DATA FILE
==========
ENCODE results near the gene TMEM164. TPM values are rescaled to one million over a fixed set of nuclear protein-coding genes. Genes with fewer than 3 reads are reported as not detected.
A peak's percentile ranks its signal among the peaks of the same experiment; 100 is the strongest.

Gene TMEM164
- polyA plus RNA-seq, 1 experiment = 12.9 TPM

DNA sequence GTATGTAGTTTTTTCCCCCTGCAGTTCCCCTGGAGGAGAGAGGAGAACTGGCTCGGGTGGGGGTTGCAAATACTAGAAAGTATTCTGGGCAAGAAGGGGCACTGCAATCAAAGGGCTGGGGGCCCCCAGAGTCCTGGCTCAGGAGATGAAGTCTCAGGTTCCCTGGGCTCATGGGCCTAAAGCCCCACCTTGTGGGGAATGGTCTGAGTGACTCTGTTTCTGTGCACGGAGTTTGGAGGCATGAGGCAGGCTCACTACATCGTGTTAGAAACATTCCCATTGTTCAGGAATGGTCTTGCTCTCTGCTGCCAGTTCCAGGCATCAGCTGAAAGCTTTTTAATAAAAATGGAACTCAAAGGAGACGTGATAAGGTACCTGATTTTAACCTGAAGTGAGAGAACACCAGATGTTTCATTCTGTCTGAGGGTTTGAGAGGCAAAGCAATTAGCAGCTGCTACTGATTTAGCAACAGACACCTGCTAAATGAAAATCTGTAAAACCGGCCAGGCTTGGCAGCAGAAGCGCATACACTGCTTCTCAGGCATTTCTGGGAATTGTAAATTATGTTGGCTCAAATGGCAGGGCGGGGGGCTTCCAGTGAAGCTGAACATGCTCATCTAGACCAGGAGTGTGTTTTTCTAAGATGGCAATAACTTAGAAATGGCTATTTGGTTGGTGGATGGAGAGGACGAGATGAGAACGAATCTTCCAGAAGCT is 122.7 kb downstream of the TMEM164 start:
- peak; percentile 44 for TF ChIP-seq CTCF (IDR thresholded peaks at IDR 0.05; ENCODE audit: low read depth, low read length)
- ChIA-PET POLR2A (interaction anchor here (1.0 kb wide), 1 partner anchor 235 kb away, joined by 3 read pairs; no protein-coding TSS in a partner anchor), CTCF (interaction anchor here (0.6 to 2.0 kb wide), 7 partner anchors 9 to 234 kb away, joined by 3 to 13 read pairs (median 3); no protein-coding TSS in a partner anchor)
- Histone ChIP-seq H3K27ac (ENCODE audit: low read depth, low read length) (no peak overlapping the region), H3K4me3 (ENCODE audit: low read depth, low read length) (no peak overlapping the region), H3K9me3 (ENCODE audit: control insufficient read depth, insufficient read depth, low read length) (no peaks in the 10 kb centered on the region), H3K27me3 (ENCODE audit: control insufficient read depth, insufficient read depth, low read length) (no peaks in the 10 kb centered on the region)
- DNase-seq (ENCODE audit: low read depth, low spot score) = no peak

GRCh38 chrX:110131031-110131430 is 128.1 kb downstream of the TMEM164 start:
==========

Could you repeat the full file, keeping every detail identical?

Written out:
ENCODE results near the gene TMEM164. TPM values are rescaled to one million over a fixed set of nuclear protein-coding genes. Genes with fewer than 3 reads are reported as not detected.
A peak's percentile ranks its signal among the peaks of the same experiment; 100 is the strongest.

Gene TMEM164
- polyA plus RNA-seq, 1 experiment = 12.9 TPM

DNA sequence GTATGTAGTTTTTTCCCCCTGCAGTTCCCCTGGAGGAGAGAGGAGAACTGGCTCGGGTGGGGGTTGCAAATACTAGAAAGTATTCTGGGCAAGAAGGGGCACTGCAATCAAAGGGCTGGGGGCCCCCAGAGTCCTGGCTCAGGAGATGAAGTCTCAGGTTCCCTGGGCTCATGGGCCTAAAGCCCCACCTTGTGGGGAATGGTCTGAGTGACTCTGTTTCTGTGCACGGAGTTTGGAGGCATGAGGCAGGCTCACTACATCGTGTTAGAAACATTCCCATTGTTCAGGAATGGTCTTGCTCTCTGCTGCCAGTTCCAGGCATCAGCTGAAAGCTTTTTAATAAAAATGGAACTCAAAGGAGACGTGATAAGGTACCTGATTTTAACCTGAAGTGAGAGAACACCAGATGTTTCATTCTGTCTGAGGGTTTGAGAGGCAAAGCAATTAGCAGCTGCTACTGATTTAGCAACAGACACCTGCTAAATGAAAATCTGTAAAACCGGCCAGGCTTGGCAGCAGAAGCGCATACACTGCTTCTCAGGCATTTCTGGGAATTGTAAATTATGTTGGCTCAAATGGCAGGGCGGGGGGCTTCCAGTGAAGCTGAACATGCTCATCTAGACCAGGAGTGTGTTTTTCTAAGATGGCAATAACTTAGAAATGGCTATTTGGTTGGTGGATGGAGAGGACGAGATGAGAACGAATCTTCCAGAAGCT is 122.7 kb downstream of the TMEM164 start:
- peak; percentile 44 for TF ChIP-seq CTCF (IDR thresholded peaks at IDR 0.05; ENCODE audit: low read depth, low read length)
- ChIA-PET POLR2A (interaction anchor here (1.0 kb wide), 1 partner anchor 235 kb away, joined by 3 read pairs; no protein-coding TSS in a partner anchor), CTCF (interaction anchor here (0.6 to 2.0 kb wide), 7 partner anchors 9 to 234 kb away, joined by 3 to 13 read pairs (median 3); no protein-coding TSS in a partner anchor)
- Histone ChIP-seq H3K27ac (ENCODE audit: low read depth, low read length) (no peak overlapping the region), H3K4me3 (ENCODE audit: low read depth, low read length) (no peak overlapping the region), H3K9me3 (ENCODE audit: control insufficient read depth, insufficient read depth, low read length) (no peaks in the 10 kb centered on the region), H3K27me3 (ENCODE audit: control insufficient read depth, insufficient read depth, low read length) (no peaks in the 10 kb centered on the region)
- DNase-seq (ENCODE audit: low read depth, low spot score) = no peak

GRCh38 chrX:110131031-110131430 is 128.1 kb downstream of the TMEM164 start: